I am Engineering Manager and Project Manager with a unique blend of business, leadership and technical experience. My background includes automation / control system and software development, as well as global project management through collaboration with cross-functional teams. With extensive industry experience, I have managed break-through development projects for strategic advancement resulting in high-quality and sustained results. Superb communication skills allow me to build key relationships with vendors, customer decision makers, and technical personnel. I have also been the author of various articles, presentations, and training / marketing materials for multiple audience levels that successfully introduced new technologies and launched products. In addition, I have an MBA, PE license, and training in PMI project management.
Currently, I am managing a team of professionals as a contractor in commercial engineering for a large, well-known control and automation hardware and software company. I lead the group in providing costing analysis, technical support and sales assistance for automation / control equipment to distributors and customers worldwide. In addition, I have been closely involved with the group's conversion to the SAP business software.
When the contract is complete I will be looking for interesting opportunities in engineering team leadership or project management in the Milwaukee, WI area.
(The opinions and technical details expressed in my posts are my own opinions and experiences from 15+ years in industry. They do not represent the opinions or development plans of my current or previous employers unless if specifically indicated.)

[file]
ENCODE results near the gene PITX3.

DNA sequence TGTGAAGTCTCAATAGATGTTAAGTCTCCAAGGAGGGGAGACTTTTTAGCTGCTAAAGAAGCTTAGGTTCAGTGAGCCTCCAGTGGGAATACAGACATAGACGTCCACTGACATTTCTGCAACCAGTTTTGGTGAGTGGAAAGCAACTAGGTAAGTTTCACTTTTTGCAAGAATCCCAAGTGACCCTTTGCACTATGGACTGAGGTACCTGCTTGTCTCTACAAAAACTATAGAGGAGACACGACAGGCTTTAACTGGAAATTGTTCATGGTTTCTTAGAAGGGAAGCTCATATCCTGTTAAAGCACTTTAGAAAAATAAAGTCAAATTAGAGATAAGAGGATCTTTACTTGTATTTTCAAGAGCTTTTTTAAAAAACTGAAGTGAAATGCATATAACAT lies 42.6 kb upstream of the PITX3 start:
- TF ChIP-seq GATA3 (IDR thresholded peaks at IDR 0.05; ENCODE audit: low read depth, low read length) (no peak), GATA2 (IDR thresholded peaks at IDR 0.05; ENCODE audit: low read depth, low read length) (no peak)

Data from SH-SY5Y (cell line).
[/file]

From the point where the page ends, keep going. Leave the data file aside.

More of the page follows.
A new service lets engineers and orthopedic surgeons design and 3D print highly accurate, patient-specific, orthopedic medical implants made of metal -- without owning a 3D printer. Using free, downloadable software, users can import ASCII and binary .STL files, design the implant, and send an encrypted design file to a third-party manufacturer.
For industrial control applications, or even a simple assembly line, that machine can go almost 24/7 without a break. But what happens when the task is a little more complex? That’s where the “smart” machine would come in. The smart machine is one that has some simple (or complex in some cases) processing capability to be able to adapt to changing conditions. Such machines are suited for a host of applications, including automotive, aerospace, defense, medical, computers and electronics, telecommunications, consumer goods, and so on. This discussion will examine what’s possible with smart machines, and what tradeoffs need to be made to implement such a solution.